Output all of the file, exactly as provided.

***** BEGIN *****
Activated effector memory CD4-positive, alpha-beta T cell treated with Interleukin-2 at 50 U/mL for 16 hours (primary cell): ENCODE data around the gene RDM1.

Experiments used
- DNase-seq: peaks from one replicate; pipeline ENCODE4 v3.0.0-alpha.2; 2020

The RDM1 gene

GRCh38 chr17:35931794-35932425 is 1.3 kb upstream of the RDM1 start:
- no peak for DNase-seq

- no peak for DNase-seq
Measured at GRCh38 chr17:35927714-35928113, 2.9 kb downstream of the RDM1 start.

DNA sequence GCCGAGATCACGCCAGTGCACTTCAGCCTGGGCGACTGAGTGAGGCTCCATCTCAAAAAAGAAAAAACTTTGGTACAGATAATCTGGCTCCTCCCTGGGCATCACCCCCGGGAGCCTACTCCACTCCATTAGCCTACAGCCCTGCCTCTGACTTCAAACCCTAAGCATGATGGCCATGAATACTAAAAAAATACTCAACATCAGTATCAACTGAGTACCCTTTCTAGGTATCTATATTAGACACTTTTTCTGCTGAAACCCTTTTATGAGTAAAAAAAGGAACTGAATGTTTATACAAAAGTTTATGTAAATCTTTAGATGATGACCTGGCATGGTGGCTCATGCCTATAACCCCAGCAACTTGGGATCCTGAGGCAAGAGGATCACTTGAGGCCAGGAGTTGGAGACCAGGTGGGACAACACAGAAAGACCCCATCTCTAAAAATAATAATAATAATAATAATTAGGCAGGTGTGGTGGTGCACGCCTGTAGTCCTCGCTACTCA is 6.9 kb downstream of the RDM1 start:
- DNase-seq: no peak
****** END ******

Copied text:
Activated effector memory CD4-positive, alpha-beta T cell treated with Interleukin-2 at 50 U/mL for 16 hours (primary cell): ENCODE data around the gene RDM1.

Experiments used
- DNase-seq: peaks from one replicate; pipeline ENCODE4 v3.0.0-alpha.2; 2020

The RDM1 gene

GRCh38 chr17:35931794-35932425 is 1.3 kb upstream of the RDM1 start:
- no peak for DNase-seq

- no peak for DNase-seq
Measured at GRCh38 chr17:35927714-35928113, 2.9 kb downstream of the RDM1 start.

DNA sequence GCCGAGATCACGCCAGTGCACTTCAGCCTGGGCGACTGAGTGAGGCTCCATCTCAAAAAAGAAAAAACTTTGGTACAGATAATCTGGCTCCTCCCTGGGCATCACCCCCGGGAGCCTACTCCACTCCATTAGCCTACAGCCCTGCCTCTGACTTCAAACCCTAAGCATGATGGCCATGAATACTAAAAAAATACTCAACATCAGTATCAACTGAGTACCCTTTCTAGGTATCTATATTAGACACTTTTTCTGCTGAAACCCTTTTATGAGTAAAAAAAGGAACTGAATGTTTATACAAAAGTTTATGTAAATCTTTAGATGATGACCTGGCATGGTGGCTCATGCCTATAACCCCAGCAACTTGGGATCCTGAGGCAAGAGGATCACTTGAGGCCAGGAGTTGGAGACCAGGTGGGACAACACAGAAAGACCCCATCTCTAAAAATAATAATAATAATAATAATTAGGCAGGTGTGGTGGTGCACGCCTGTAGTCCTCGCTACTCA is 6.9 kb downstream of the RDM1 start:
- DNase-seq: no peak